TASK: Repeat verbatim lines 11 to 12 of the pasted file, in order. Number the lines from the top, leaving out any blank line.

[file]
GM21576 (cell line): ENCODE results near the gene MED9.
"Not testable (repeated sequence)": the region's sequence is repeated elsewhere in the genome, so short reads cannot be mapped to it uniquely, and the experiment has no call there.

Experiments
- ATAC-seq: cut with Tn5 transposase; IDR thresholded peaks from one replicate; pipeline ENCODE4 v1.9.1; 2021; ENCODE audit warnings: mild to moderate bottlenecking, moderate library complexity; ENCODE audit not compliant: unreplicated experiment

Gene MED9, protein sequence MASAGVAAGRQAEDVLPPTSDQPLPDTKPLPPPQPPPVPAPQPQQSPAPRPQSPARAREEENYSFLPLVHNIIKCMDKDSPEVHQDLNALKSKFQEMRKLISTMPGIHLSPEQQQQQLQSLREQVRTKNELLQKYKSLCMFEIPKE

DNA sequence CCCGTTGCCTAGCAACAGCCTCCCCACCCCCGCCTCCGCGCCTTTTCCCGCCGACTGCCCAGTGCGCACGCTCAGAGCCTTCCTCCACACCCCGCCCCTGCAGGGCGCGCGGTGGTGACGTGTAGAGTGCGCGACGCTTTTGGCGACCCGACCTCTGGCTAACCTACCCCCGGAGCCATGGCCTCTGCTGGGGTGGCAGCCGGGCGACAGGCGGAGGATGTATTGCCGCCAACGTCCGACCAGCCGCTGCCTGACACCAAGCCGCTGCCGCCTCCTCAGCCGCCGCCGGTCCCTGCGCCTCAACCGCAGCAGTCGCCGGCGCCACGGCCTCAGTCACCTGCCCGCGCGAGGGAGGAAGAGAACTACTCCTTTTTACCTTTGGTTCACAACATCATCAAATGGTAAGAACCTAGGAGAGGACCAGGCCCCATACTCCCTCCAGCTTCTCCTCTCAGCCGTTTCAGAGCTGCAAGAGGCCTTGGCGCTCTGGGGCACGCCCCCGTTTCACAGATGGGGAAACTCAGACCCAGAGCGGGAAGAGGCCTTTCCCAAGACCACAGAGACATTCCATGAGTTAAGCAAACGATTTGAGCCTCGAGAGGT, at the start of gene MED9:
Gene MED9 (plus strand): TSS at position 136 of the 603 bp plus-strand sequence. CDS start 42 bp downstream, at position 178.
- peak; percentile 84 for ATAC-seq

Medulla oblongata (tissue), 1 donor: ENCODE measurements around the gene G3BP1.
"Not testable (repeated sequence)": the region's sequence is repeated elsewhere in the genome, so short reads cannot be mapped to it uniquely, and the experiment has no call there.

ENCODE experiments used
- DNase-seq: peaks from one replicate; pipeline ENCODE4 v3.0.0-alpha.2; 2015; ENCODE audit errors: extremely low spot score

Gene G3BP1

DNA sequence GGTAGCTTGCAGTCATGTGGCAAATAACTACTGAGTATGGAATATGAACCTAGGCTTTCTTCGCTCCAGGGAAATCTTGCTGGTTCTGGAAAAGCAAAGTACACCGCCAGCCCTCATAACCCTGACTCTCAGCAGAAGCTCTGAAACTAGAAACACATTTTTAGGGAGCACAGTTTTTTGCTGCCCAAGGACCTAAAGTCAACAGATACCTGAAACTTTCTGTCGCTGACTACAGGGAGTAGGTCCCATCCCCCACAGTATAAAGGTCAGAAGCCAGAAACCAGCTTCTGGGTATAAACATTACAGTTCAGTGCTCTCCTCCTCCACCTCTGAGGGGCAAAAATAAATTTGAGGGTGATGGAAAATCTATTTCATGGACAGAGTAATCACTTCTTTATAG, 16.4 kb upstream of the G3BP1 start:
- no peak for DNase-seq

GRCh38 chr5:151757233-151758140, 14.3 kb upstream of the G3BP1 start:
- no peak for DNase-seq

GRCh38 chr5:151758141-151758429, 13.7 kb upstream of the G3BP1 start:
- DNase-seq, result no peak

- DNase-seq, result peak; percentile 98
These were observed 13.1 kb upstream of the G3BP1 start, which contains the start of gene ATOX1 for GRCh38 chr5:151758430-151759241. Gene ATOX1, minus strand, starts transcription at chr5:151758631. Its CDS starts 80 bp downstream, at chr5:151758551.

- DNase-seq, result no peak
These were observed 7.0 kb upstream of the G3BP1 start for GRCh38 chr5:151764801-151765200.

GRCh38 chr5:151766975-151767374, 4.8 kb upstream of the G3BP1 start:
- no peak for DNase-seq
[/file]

ENCODE experiments used
- DNase-seq: peaks from one replicate; pipeline ENCODE4 v3.0.0-alpha.2; 2015; ENCODE audit errors: extremely low spot score